Naturally, changes to your files, even their removal can be staged (with git add) and committed normally, in a predictable way. But, you may end up in a situation where you may need to, instead of changing files, change some aspects of Git itself. I mean wanting e.g. to unstage your staged changes or something like that.

The easiest way to do that is just to reset your file to its previous state, effectively unstaging it in the process. To do that, we'll use git reset command which will cancel all currently staged changes. Of course, you can also provide it with an argument in the form of the path, to make your operations more focused or a commit ID to reset your files to the given state.

git reset
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Another time when Git proves to be really useful is when you need to get back in time and revert some commits that you've previously done. Obvious git revert command allows you to do just that, just by specifying commit ID. Then, optionally, it'll walk you through the process of reverting the conflicting contents.

git revert fc95eb54362878829042ac2c6b3a34bd208b2c04
# example commit ID
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Just remember that commits store changes done to the different files specifically - with the locations of different lines of code (LOCs) and other details included. In this way, reverting given commit may still result in a different file that it was before if more commits were done in this period of time.


With this quick run-down of Git basics, I'd like to point out 2, in my opinion very important details about Git.

First, you need to know that Git, in comparison to many other VCS implementations is focused on content instead of files. This means that Git has a greater awareness of your code. It not only tracks the location of files but also the locations of LOCs inside them. It's something that's often taken as granted when using Git, but you must know that it's just an additional and very useful feature.

Second, you shouldn't look at Git and, in fact, any other VCS, only as a form of backup. Sure, they allow you to store the past versions of your files, but it's the precision of how these changes are stored that makes VCS unique. You know who, why and when made given change. This makes Git more similar to kind of journal than a sole backup.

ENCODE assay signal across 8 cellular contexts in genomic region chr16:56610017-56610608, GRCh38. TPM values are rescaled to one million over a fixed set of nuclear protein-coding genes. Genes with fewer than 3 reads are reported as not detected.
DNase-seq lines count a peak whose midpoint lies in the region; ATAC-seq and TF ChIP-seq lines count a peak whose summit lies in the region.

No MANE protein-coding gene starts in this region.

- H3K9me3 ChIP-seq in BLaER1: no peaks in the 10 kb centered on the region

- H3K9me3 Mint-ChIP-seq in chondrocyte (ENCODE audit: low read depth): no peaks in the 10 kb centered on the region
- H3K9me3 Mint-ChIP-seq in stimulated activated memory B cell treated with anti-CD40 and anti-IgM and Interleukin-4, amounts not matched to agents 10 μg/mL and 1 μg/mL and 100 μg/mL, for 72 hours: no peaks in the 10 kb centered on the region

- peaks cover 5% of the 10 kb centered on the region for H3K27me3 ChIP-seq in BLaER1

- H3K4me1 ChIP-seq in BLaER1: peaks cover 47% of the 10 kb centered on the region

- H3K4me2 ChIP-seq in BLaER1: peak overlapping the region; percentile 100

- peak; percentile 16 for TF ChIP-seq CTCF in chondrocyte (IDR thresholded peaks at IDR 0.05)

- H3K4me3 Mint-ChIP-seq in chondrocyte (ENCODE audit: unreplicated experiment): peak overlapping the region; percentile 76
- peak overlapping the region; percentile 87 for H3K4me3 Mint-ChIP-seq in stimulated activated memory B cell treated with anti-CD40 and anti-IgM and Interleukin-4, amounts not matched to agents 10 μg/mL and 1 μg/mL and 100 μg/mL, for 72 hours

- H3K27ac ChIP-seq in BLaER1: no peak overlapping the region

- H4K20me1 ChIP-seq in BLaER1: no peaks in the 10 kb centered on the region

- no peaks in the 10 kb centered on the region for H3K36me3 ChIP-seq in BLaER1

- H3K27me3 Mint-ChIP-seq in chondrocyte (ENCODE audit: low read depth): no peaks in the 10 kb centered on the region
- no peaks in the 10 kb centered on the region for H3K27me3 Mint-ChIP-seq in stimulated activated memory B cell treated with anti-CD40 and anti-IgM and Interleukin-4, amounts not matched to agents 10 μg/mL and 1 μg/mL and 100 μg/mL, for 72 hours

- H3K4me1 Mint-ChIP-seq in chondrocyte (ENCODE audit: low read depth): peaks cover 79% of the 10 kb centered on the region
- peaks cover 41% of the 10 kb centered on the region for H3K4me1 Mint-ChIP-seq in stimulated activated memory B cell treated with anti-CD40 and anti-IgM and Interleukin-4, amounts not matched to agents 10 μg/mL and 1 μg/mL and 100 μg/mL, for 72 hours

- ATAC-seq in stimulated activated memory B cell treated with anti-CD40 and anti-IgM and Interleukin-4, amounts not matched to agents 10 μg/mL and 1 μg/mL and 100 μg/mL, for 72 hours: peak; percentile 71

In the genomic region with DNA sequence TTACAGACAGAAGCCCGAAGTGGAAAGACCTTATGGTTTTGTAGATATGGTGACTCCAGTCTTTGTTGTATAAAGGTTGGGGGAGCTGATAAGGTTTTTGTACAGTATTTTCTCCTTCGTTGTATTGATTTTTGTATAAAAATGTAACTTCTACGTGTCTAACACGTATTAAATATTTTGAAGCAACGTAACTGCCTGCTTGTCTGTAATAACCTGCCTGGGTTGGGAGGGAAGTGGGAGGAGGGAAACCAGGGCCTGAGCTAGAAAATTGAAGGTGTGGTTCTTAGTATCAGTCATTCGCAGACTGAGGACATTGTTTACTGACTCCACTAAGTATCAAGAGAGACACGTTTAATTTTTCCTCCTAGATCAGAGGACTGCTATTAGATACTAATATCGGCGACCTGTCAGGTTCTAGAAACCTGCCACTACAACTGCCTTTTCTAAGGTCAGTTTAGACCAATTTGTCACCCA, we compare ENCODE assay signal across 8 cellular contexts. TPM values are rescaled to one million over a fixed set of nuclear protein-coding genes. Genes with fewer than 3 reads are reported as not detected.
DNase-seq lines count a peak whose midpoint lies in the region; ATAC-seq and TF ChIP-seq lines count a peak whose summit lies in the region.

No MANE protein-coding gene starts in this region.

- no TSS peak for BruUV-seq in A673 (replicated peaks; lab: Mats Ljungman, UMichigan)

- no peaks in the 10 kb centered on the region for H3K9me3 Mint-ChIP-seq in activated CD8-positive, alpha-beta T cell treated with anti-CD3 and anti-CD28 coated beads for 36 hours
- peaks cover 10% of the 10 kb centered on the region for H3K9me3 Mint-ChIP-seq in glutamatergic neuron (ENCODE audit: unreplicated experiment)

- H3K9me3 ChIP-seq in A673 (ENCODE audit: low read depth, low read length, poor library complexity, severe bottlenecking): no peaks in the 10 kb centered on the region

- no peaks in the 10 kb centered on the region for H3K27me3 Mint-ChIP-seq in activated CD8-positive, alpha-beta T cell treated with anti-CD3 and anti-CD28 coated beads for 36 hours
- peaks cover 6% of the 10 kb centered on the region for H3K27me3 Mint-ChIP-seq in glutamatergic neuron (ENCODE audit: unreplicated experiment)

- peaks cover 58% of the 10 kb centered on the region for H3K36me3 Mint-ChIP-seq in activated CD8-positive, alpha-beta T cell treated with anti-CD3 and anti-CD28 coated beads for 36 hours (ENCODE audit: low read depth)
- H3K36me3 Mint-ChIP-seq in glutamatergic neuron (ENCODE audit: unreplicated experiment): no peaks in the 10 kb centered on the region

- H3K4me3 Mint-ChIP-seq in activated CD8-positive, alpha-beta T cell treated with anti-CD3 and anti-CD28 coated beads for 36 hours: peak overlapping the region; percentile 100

Want more?

Git is an incredibly well-designed and interesting implementation of VCS. It's pretty easy to grasp for the beginners, while still providing tons of features for advanced pro users. With that said, even with a quite full introduction done in this article, there's still countless options, commands and a lot of different goods available within Git. In the world where projects are getting larger and larger, VCS is a requirement. Thankfully, Git makes that necessity only better, nicer, faster, more seamless and generally appreciated choice.

So, do you like this article? Let me know if you want to read more about Git on this blog in a similar form-factor or something, with a reaction below. Also, leave your thoughts in the comment section below. As always, please, share the article if you find it helpful and consider following me on Twitter, on my Facebook page and checking out my personal blog. Thanks for reading and have a great day!

Top comments (2)

ianrathbone profile image
Ian Rathbone

Really nice reference page for anyone who uses git regularly too!

ashishjovial profile image

As a beginners point of view, you have written a very good article. it would be great if you would write about the Git squash and git lg command.